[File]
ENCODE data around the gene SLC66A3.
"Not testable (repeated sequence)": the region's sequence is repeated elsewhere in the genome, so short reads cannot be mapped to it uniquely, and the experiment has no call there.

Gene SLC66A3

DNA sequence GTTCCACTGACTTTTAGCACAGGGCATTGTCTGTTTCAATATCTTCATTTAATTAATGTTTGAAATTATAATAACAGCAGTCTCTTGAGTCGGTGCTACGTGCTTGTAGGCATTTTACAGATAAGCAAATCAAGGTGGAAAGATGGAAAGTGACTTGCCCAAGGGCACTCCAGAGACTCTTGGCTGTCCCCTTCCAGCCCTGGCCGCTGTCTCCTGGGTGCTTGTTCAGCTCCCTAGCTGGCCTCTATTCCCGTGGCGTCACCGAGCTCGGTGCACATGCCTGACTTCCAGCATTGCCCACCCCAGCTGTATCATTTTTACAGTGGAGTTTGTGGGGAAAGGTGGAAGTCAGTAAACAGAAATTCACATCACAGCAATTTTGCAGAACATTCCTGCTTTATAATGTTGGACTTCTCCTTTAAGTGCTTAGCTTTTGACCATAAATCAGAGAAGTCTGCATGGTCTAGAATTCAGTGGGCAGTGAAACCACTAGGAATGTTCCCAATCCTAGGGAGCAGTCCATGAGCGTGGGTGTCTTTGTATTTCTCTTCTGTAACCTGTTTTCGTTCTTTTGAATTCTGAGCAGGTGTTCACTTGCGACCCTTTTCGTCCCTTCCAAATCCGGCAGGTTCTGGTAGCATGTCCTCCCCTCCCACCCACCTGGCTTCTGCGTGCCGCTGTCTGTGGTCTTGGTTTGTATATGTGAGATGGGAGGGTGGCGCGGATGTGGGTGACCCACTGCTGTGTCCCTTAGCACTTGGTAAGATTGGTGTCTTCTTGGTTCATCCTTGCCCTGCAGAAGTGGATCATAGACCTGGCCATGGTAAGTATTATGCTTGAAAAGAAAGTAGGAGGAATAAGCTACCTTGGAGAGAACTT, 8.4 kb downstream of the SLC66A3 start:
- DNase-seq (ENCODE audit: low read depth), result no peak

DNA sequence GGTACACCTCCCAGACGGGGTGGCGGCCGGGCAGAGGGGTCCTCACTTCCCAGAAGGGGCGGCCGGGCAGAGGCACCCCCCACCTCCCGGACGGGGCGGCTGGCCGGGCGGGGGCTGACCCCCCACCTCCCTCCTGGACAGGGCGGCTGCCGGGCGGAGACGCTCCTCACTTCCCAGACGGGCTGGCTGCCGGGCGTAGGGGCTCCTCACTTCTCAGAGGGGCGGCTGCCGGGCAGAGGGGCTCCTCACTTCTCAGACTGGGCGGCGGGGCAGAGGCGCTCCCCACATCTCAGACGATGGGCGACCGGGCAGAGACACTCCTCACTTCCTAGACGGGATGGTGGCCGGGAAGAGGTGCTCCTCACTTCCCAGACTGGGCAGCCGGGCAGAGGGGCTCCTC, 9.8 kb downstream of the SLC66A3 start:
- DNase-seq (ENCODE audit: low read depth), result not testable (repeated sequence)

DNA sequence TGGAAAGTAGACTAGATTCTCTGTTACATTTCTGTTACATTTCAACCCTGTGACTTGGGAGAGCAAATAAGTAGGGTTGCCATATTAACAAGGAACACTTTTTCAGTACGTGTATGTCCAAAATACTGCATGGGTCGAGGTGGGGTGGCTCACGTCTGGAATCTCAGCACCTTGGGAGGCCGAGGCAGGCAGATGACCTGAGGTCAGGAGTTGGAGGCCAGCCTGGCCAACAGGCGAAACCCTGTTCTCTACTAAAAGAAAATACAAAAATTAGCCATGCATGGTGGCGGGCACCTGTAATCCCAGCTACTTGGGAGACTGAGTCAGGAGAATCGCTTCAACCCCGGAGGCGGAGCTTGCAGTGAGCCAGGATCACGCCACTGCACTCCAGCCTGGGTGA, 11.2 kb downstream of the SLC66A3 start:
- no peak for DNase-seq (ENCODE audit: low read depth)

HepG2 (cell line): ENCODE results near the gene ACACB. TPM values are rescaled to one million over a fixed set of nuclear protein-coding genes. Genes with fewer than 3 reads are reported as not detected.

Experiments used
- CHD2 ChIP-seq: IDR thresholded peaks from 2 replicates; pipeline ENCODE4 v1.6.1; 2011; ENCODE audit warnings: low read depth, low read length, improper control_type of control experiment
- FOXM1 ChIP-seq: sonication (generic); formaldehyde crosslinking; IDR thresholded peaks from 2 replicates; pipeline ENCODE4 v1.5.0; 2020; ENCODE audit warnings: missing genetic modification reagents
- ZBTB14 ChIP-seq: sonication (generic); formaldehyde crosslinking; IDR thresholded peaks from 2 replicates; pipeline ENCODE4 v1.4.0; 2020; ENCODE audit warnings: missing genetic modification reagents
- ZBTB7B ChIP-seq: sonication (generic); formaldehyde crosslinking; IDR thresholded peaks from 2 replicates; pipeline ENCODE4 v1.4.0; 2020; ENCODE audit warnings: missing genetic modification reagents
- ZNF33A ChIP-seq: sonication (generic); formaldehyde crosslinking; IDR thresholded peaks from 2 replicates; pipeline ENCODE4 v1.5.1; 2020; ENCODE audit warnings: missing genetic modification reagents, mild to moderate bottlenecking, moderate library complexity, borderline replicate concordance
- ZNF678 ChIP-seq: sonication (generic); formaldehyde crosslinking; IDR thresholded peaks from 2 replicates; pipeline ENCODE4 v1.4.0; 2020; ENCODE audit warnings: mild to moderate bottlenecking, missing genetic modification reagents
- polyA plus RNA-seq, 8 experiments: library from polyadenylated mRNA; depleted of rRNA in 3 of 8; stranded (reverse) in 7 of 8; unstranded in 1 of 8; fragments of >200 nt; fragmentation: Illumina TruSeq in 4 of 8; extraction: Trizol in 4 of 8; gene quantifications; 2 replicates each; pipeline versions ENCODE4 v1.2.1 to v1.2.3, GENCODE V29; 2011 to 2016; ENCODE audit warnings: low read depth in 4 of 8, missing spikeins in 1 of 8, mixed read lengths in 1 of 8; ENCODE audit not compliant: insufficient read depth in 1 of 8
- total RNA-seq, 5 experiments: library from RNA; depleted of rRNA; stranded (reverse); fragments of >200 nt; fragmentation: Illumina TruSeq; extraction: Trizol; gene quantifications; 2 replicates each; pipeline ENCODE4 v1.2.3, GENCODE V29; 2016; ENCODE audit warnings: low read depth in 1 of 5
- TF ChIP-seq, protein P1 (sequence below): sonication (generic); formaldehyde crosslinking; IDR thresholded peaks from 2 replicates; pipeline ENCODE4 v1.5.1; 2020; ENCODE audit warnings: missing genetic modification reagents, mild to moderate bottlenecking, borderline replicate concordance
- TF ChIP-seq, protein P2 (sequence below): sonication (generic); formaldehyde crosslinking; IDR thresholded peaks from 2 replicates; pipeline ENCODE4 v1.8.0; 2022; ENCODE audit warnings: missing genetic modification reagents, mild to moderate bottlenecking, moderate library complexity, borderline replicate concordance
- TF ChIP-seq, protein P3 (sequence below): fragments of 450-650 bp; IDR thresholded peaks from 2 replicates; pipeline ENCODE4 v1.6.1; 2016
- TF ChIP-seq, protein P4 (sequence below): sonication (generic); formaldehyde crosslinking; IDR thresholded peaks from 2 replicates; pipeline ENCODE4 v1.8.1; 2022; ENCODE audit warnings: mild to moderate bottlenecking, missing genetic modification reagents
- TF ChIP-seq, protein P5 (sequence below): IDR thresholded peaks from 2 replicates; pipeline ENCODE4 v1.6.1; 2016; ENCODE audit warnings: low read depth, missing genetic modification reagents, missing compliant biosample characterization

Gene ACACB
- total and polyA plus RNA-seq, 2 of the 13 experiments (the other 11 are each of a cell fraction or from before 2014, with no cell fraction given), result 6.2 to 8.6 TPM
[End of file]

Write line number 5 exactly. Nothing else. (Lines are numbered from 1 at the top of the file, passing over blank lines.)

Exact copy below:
- DNase-seq (ENCODE audit: low read depth), result no peak